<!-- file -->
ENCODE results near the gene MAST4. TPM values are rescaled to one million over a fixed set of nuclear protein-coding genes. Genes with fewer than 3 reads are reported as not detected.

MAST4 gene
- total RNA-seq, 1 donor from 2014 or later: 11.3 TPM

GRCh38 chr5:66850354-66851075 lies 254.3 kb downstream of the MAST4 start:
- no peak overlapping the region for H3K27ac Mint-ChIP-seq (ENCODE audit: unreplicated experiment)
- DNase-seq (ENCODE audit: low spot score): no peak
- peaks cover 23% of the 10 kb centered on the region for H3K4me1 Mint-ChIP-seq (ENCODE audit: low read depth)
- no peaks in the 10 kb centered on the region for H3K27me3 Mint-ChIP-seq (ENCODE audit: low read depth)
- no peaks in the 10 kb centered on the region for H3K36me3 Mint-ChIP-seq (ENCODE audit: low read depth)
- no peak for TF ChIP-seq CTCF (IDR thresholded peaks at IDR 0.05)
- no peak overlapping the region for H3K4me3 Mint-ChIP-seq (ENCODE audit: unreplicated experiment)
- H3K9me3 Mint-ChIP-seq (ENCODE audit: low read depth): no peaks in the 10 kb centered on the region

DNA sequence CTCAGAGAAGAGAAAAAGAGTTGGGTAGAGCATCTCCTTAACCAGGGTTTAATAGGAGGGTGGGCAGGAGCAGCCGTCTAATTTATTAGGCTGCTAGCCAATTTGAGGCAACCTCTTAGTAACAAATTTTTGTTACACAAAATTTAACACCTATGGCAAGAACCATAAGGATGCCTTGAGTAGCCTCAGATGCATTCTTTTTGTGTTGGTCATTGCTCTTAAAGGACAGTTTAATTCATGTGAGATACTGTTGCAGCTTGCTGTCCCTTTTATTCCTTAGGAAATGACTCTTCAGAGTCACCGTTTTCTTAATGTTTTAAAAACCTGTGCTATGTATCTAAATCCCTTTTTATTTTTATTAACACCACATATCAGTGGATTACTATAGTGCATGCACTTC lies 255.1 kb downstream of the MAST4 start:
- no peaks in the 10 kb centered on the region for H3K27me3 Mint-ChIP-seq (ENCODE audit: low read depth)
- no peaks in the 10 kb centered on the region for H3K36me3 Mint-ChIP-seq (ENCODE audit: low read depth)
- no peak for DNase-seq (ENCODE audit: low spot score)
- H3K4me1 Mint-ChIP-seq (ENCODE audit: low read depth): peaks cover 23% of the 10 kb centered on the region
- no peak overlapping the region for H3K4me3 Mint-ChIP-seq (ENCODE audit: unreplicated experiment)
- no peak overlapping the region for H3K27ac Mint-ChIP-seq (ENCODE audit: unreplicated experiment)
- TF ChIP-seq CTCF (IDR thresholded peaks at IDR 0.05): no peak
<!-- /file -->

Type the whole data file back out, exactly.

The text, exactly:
ENCODE results near the gene MAST4. TPM values are rescaled to one million over a fixed set of nuclear protein-coding genes. Genes with fewer than 3 reads are reported as not detected.

MAST4 gene
- total RNA-seq, 1 donor from 2014 or later: 11.3 TPM

GRCh38 chr5:66850354-66851075 lies 254.3 kb downstream of the MAST4 start:
- no peak overlapping the region for H3K27ac Mint-ChIP-seq (ENCODE audit: unreplicated experiment)
- DNase-seq (ENCODE audit: low spot score): no peak
- peaks cover 23% of the 10 kb centered on the region for H3K4me1 Mint-ChIP-seq (ENCODE audit: low read depth)
- no peaks in the 10 kb centered on the region for H3K27me3 Mint-ChIP-seq (ENCODE audit: low read depth)
- no peaks in the 10 kb centered on the region for H3K36me3 Mint-ChIP-seq (ENCODE audit: low read depth)
- no peak for TF ChIP-seq CTCF (IDR thresholded peaks at IDR 0.05)
- no peak overlapping the region for H3K4me3 Mint-ChIP-seq (ENCODE audit: unreplicated experiment)
- H3K9me3 Mint-ChIP-seq (ENCODE audit: low read depth): no peaks in the 10 kb centered on the region

DNA sequence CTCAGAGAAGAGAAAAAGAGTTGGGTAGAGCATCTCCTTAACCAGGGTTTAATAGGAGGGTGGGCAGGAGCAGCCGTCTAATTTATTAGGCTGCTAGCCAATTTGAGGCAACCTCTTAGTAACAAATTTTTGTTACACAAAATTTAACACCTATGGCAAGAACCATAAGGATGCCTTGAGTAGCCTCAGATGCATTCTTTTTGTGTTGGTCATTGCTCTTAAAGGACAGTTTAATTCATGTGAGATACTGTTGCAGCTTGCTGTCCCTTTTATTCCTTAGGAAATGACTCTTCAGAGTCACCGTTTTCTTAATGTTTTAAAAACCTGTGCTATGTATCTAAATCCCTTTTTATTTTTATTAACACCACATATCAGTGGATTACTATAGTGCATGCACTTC lies 255.1 kb downstream of the MAST4 start:
- no peaks in the 10 kb centered on the region for H3K27me3 Mint-ChIP-seq (ENCODE audit: low read depth)
- no peaks in the 10 kb centered on the region for H3K36me3 Mint-ChIP-seq (ENCODE audit: low read depth)
- no peak for DNase-seq (ENCODE audit: low spot score)
- H3K4me1 Mint-ChIP-seq (ENCODE audit: low read depth): peaks cover 23% of the 10 kb centered on the region
- no peak overlapping the region for H3K4me3 Mint-ChIP-seq (ENCODE audit: unreplicated experiment)
- no peak overlapping the region for H3K27ac Mint-ChIP-seq (ENCODE audit: unreplicated experiment)
- TF ChIP-seq CTCF (IDR thresholded peaks at IDR 0.05): no peak